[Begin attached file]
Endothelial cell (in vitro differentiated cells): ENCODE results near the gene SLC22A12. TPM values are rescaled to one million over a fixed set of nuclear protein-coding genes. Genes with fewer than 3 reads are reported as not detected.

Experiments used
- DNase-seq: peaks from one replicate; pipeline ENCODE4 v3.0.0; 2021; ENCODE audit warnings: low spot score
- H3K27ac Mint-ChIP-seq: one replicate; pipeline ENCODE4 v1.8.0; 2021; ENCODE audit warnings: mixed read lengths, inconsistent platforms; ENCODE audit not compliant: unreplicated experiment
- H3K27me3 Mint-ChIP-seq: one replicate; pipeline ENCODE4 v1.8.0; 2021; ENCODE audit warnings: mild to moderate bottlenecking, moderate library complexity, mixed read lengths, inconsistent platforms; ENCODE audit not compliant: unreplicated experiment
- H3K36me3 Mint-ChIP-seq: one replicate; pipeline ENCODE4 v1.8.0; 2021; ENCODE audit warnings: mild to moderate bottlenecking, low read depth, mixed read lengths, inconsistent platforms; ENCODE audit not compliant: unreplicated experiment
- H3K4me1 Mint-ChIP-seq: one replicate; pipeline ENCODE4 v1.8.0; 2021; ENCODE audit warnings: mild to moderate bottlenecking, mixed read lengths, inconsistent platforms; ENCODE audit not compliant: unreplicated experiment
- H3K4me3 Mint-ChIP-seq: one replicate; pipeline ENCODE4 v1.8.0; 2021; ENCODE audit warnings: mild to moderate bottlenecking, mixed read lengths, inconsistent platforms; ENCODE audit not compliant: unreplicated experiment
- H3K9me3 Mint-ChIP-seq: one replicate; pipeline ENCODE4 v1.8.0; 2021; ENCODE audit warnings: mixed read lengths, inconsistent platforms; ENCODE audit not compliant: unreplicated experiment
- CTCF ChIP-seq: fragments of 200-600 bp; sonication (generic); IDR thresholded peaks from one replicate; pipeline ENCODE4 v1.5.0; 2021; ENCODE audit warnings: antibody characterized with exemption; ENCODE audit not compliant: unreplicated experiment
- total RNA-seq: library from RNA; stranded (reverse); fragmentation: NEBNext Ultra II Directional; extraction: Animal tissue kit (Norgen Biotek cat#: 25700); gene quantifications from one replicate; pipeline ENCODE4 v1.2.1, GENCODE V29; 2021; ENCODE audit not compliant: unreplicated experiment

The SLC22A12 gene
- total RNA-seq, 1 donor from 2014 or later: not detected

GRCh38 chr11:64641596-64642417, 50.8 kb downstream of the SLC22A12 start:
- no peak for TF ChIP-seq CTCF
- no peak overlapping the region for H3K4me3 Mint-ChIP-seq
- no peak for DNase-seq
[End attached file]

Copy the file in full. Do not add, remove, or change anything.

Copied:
Endothelial cell (in vitro differentiated cells): ENCODE results near the gene SLC22A12. TPM values are rescaled to one million over a fixed set of nuclear protein-coding genes. Genes with fewer than 3 reads are reported as not detected.

Experiments used
- DNase-seq: peaks from one replicate; pipeline ENCODE4 v3.0.0; 2021; ENCODE audit warnings: low spot score
- H3K27ac Mint-ChIP-seq: one replicate; pipeline ENCODE4 v1.8.0; 2021; ENCODE audit warnings: mixed read lengths, inconsistent platforms; ENCODE audit not compliant: unreplicated experiment
- H3K27me3 Mint-ChIP-seq: one replicate; pipeline ENCODE4 v1.8.0; 2021; ENCODE audit warnings: mild to moderate bottlenecking, moderate library complexity, mixed read lengths, inconsistent platforms; ENCODE audit not compliant: unreplicated experiment
- H3K36me3 Mint-ChIP-seq: one replicate; pipeline ENCODE4 v1.8.0; 2021; ENCODE audit warnings: mild to moderate bottlenecking, low read depth, mixed read lengths, inconsistent platforms; ENCODE audit not compliant: unreplicated experiment
- H3K4me1 Mint-ChIP-seq: one replicate; pipeline ENCODE4 v1.8.0; 2021; ENCODE audit warnings: mild to moderate bottlenecking, mixed read lengths, inconsistent platforms; ENCODE audit not compliant: unreplicated experiment
- H3K4me3 Mint-ChIP-seq: one replicate; pipeline ENCODE4 v1.8.0; 2021; ENCODE audit warnings: mild to moderate bottlenecking, mixed read lengths, inconsistent platforms; ENCODE audit not compliant: unreplicated experiment
- H3K9me3 Mint-ChIP-seq: one replicate; pipeline ENCODE4 v1.8.0; 2021; ENCODE audit warnings: mixed read lengths, inconsistent platforms; ENCODE audit not compliant: unreplicated experiment
- CTCF ChIP-seq: fragments of 200-600 bp; sonication (generic); IDR thresholded peaks from one replicate; pipeline ENCODE4 v1.5.0; 2021; ENCODE audit warnings: antibody characterized with exemption; ENCODE audit not compliant: unreplicated experiment
- total RNA-seq: library from RNA; stranded (reverse); fragmentation: NEBNext Ultra II Directional; extraction: Animal tissue kit (Norgen Biotek cat#: 25700); gene quantifications from one replicate; pipeline ENCODE4 v1.2.1, GENCODE V29; 2021; ENCODE audit not compliant: unreplicated experiment

The SLC22A12 gene
- total RNA-seq, 1 donor from 2014 or later: not detected

GRCh38 chr11:64641596-64642417, 50.8 kb downstream of the SLC22A12 start:
- no peak for TF ChIP-seq CTCF
- no peak overlapping the region for H3K4me3 Mint-ChIP-seq
- no peak for DNase-seq